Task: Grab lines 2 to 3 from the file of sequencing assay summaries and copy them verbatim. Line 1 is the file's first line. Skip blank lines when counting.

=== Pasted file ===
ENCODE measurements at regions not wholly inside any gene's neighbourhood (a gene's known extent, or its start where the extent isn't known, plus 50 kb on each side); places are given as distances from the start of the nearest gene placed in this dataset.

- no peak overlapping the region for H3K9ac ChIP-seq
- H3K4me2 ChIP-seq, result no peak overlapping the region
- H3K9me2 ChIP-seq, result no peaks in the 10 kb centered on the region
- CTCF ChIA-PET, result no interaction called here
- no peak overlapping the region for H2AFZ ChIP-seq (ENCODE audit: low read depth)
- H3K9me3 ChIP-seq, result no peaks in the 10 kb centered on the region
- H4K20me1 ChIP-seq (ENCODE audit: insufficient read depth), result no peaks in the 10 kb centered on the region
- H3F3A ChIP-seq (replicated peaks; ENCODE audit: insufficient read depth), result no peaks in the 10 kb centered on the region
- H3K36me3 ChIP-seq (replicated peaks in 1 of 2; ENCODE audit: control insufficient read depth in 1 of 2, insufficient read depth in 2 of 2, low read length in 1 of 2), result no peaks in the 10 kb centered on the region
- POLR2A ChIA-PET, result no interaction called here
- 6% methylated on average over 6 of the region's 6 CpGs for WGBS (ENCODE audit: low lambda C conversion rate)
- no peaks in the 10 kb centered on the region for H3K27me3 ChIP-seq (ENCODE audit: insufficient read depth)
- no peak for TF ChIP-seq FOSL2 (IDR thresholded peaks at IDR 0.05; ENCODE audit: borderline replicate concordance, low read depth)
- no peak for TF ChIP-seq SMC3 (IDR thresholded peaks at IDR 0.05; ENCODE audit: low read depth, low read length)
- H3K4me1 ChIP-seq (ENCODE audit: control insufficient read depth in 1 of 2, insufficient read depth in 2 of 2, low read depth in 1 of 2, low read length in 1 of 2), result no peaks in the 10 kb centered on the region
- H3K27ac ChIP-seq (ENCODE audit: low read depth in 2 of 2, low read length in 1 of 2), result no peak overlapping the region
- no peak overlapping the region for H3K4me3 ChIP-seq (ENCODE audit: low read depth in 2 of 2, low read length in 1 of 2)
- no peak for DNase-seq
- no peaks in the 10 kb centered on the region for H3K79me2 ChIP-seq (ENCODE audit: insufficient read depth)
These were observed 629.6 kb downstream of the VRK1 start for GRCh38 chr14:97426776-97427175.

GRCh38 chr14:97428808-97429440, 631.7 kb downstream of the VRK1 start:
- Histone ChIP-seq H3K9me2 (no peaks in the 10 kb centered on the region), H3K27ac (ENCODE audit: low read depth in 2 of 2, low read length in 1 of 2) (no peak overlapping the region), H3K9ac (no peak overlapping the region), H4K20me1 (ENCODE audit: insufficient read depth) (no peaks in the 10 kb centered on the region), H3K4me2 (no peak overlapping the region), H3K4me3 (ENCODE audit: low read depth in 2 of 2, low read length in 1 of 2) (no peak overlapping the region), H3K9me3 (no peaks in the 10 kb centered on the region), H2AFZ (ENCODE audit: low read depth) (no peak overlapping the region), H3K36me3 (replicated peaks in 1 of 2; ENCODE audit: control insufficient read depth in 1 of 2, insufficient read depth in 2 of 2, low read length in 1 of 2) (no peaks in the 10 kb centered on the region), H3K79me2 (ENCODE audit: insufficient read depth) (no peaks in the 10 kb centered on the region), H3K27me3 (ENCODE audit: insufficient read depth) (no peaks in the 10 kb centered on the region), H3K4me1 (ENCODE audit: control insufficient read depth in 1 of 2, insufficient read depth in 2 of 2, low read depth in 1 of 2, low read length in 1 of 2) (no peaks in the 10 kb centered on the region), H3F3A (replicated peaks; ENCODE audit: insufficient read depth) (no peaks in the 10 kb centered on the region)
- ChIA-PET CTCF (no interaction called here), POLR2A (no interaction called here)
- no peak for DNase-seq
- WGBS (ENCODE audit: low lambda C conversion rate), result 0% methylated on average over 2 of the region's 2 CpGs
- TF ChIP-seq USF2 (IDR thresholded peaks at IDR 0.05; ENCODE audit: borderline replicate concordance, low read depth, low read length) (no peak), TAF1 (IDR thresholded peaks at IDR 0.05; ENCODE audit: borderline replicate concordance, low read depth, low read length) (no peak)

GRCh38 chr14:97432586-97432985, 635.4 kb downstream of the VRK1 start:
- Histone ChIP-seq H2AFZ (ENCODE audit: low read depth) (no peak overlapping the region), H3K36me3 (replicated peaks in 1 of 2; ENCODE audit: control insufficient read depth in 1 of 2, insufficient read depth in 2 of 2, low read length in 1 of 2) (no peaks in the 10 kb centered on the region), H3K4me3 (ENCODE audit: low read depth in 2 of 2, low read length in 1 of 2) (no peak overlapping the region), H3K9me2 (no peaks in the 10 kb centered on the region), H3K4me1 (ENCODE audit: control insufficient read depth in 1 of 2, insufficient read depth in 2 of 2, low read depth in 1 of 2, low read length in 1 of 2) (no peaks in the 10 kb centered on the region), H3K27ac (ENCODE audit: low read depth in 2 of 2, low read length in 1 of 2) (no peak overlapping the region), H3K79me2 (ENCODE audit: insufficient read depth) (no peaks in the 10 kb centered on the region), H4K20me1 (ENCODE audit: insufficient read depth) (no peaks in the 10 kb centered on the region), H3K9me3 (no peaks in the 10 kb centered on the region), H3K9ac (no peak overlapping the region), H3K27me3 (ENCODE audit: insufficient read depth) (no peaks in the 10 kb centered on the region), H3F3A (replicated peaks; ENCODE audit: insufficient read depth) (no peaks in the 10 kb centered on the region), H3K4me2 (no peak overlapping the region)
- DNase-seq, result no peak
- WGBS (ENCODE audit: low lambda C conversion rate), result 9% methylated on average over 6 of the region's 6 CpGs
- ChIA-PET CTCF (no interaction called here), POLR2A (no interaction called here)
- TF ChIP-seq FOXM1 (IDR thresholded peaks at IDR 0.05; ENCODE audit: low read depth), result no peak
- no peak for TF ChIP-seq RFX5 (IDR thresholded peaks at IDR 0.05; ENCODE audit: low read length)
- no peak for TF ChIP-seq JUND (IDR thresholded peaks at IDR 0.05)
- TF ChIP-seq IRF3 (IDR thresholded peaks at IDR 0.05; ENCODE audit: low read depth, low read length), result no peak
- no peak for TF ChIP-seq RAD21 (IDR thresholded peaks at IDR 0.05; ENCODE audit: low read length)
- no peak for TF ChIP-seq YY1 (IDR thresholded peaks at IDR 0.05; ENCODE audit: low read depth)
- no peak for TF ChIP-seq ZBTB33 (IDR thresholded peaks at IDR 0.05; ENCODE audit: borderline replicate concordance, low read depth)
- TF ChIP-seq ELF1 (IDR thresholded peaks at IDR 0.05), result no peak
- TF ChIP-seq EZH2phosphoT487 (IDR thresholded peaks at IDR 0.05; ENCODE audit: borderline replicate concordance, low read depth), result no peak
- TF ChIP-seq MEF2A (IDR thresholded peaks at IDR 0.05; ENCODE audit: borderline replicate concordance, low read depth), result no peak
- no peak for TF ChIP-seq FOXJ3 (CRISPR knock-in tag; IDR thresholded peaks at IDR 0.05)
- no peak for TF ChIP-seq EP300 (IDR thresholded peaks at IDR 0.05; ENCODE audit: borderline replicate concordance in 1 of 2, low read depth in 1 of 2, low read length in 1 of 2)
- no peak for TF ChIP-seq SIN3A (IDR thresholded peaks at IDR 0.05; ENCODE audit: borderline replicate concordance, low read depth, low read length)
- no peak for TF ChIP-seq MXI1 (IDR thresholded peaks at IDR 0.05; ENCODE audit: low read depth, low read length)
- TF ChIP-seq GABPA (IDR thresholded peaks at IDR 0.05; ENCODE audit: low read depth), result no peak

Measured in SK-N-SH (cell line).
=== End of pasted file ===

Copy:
- no peak overlapping the region for H3K9ac ChIP-seq
- H3K4me2 ChIP-seq, result no peak overlapping the region